When Solar Landscape, one of the leading solar developers in New Jersey, branched into community solar, they ran into a key market challenge. Acquiring and managing community solar subscribers turned out to require considerable time and resources, especially for subscribers from low- and moderate-income (LMI) households. Rather than back down, they took the time to understand and invest in the communities that made up their potential subscribers—and the results paid dividends.
Shaun Keegan and Corey Gross, Solar Landscape’s co-founders, both hail from Monmouth County, New Jersey. The pair launched Solar Landscape in 2012 as rooftop solar was growing rapidly in the state. Solar Landscape started as a solar installer and eventually became a vertically integrated owner-operator in commercial, industrial, school, and municipal rooftop solar. Solar Landscape also developed expertise in job training, educating most of their workforce in-house.
New Jersey launched its Community Solar Energy Pilot Program in 2019 to boost community solar adoption. The program incentivized projects that included subscribers from LMI households, engaged with local community organizations, or consisted of subscribers from a single municipality. This was an ambitious task—New Jersey is the most densely populated U.S. state, with 565 municipalities sometimes separated by as little as 20 blocks. However, Solar Landscape’s history of operating in New Jersey and experience in solar development put the company in a strong position to take advantage of the pilot program.
Solar Landscape realized that community solar could be a much more streamlined strategy than installing small rooftop solar systems on hundreds of unique roofs. While their experience in siting and managing solar installations translated well to community solar projects, meeting the requirement that at least 51% of the energy produced must go to LMI households demanded new strategies and more resources. It typically cost them $400-$500 to subscribe each household to community solar, much more than recruiting households for rooftop solar, and traditional subscriber acquisition methods such as sending mailers or hiring private companies to go door-to-door weren’t successful.
New Jersey residents were skeptical of community solar because of extensive marketing by other third-party energy suppliers, some of which were more expensive. This skepticism created barriers for Solar Landscape in building trust with community members, increasing the time and money needed to convince them to subscribe to community solar.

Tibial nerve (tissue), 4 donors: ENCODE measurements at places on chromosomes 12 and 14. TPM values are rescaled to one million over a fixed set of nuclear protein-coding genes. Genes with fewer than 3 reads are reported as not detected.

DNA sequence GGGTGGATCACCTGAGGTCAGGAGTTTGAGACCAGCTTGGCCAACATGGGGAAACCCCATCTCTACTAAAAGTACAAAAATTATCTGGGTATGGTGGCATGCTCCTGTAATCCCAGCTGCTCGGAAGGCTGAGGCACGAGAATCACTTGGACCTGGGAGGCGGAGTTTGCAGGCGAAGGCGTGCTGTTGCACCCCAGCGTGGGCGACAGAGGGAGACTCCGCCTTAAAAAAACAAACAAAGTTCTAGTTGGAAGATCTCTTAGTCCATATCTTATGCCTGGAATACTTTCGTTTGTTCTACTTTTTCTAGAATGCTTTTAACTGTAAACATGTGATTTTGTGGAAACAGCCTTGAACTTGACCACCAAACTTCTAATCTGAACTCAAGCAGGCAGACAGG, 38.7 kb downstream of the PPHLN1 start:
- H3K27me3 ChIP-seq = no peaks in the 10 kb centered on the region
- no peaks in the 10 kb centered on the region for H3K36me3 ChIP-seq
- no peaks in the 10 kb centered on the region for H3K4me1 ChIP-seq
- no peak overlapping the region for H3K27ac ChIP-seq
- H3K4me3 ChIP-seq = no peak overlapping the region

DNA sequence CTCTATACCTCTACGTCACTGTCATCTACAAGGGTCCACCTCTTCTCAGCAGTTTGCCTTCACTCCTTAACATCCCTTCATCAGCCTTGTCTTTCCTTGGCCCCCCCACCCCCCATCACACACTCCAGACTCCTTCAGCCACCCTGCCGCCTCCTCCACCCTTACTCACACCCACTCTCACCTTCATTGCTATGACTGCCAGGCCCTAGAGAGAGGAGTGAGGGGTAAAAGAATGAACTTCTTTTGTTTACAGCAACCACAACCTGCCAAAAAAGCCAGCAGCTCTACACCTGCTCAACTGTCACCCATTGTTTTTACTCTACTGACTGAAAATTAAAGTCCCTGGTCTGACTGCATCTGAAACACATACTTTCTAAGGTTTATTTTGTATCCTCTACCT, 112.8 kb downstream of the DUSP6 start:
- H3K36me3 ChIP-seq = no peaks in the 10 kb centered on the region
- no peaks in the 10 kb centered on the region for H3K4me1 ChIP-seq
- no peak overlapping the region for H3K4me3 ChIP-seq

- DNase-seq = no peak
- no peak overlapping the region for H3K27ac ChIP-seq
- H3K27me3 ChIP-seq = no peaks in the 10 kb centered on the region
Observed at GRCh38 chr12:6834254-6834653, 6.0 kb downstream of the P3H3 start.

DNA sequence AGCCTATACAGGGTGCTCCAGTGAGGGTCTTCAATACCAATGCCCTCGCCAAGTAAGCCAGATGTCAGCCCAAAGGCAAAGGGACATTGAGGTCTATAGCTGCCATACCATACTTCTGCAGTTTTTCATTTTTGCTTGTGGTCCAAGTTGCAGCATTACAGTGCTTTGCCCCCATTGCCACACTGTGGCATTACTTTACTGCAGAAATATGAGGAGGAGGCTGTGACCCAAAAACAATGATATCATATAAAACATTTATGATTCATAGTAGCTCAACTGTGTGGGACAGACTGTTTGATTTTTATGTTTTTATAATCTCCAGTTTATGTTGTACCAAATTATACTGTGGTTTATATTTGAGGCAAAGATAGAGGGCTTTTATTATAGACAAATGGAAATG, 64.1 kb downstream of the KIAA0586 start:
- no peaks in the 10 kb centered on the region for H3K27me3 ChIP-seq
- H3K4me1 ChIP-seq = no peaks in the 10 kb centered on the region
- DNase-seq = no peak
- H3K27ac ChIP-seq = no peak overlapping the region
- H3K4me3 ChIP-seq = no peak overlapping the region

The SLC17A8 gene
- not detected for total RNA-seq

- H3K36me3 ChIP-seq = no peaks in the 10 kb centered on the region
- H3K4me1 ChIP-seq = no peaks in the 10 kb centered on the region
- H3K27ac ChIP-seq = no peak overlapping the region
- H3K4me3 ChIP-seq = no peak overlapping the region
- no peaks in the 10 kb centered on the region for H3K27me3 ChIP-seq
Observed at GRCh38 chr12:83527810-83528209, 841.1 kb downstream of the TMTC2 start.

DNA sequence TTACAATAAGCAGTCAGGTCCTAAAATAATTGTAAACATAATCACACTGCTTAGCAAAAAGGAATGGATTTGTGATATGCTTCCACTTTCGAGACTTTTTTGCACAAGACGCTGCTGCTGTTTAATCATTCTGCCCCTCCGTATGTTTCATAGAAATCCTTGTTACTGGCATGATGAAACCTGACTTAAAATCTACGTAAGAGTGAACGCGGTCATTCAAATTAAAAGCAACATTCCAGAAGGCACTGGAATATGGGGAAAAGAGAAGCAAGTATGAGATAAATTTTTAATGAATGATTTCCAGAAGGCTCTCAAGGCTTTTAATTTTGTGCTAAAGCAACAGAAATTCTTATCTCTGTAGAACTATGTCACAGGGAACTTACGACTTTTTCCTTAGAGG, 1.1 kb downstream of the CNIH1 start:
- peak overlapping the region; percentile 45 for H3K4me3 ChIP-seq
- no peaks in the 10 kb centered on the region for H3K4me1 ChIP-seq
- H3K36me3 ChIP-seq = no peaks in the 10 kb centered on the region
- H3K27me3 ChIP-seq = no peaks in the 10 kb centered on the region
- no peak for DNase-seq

Solar Landscape hired a team of in-house community engagement professionals to help them build relationships with local nonprofits, churches, and workforce development organizations so that they could communicate the benefits of community solar to their neighbors and get them signed up. They were up-front about the fact that Solar Landscape is a for-profit company that ultimately owns the solar installations, but also clearly expressed their intention to provide benefits to the community.
Thanks to this engagement work, Solar Landscape quickly filled their project subscriptions. Today, Solar Landscape’s collection of 54 community solar projects is estimated to be one of the nation’s largest clean energy portfolios focused primarily on LMI households.
Solar Landscape leveraged its new network of community-based partners to bring value to the community in another way: incorporating workforce training into every project. Community organizations helped residents sign up for the solar installer training offered by Solar Landscape, and Solar Landscape used their network of solar companies to connect graduates of their training with jobs.
Solar Landscape also began delivering presentations on renewable energy at local high schools, vocational schools, and community colleges. This evolved into the Green Ambassador Program, where high school students across the state take an online course on clean energy and submit a video on how clean energy could benefit their community for the chance to win $20,000 in scholarships.
Solar Landscape believes that all community solar developers could benefit from taking the time to build local relationships and understand their communities. Ultimately, these strategies add significant value, not just because they result in cleaner energy and better, more loyal customers, but because they also leave a lasting impact on the community.
“Community solar is maturing quickly in New Jersey and is at an inflection point nationally. That’s what makes information-sharing and community-building so important,” said Solar Landscape CEO Shaun Keegan. “Our Solar Landscape team learns from other National Community Solar Partnership (NCSP) members and has the opportunity to share our successes and challenges with the NCSP community as well. That kind of exchange will be vital to meeting our shared goals in clean energy equity and community solar.”